Monday, June 25, 2012
Biology professor contributes to article published in "Science"
Oakland University's Dr. Scott Tiegs, assistant professor of biological sciences, is among a group of scientists who recently enjoyed the rare honor of seeing their article on nutrient pollution of streams and rivers published in the prestigious journal "Science."
Tiegs contributed to a pan-European experiment that explored the possibility of using the rate at which leaves decompose in rivers as a means of assessing river ‘health.’ To do this the researchers studied 100 streams that had been variously impacted by nutrient inputs, such as those that originate from urbanized and agricultural areas.
Results from the study suggested that rivers and streams with low levels of nutrients were only slightly impacted in terms of the rate in which litter decomposed in them. Once the rivers and streams were polluted beyond moderate nutrient levels, however, the resulting oxygen depletion and disappearance of invertebrate organisms that consume organic matter stymied the decomposition process.
“Had traditional means of assessing stream and river health only been used on these streams, very different conclusions would have been reached," Dr. Tiegs explained. "This illustrates the need for using a suite of tools and approaches when evaluating the condition of streams, rivers and other ecosystems.”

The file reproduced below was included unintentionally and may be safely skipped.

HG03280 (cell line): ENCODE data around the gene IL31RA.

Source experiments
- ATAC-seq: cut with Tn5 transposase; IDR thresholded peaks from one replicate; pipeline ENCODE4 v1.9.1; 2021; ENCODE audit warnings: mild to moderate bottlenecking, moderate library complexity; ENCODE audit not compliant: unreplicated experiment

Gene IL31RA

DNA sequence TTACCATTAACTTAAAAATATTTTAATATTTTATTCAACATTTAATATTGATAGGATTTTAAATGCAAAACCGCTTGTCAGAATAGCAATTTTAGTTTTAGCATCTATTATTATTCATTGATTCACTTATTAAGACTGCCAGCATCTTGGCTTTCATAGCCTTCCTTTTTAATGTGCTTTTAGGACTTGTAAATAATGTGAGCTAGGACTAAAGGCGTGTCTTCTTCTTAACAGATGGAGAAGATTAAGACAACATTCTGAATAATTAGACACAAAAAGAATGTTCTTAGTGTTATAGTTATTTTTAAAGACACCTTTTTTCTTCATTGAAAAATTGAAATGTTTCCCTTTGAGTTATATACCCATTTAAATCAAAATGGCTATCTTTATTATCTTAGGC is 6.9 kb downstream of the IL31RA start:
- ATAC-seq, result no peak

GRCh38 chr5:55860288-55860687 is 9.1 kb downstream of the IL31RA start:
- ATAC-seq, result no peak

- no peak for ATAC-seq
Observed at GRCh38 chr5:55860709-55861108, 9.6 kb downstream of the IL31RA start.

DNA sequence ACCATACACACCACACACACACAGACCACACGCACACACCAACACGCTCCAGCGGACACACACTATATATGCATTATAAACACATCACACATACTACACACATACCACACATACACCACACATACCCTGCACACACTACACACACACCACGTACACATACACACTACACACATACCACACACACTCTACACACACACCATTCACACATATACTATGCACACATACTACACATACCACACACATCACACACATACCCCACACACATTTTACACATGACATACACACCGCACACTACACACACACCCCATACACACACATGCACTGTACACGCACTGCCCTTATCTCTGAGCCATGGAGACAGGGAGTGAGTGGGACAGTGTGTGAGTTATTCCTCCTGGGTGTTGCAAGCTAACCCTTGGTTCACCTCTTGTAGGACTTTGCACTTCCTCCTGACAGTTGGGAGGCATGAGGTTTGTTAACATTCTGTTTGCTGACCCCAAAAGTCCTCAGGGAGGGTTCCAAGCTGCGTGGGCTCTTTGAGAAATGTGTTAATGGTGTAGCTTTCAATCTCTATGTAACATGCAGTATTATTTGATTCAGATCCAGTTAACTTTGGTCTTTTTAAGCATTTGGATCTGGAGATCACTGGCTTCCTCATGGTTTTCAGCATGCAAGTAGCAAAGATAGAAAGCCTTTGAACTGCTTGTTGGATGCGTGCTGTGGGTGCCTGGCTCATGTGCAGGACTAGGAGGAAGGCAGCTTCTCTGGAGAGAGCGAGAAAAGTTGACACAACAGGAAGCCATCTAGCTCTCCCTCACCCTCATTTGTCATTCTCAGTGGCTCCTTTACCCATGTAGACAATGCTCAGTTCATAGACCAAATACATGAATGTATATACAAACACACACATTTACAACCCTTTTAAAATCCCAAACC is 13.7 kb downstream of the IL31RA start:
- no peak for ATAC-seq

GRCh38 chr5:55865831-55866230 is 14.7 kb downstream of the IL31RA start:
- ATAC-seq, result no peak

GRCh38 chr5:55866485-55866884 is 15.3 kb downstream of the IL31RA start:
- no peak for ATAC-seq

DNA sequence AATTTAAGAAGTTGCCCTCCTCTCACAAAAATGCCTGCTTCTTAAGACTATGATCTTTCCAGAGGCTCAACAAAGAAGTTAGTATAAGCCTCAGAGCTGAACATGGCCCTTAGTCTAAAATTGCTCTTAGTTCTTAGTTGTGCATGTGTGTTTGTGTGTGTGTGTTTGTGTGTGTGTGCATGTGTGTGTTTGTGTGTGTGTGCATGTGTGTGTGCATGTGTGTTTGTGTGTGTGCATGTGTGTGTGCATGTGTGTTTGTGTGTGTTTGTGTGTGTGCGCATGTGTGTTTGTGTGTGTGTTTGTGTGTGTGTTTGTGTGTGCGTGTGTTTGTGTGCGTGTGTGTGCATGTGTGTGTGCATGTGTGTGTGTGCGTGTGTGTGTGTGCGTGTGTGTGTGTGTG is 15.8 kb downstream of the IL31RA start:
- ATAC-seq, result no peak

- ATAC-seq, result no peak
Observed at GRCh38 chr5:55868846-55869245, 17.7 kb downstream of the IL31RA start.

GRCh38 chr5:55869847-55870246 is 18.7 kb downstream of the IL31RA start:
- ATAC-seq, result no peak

Tiegs and other investigators argue that current methods by which environmental investigators evaluate the health of waterways rarely includes measuring ecosystem processes, such as litter decomposition. Their study, however, indicates that this informative and relatively inexpensive form of monitoring can greatly enhance the means by which resource managers and legislators work to protect the water quality and biodiversity in rivers and streams.
“I feel really fortunate to have been a participant in this large-scale research project, and I’m optimistic that the attention the article in 'Science' is getting is going to translate to changes in how we assess the ecological health of streams and rivers.”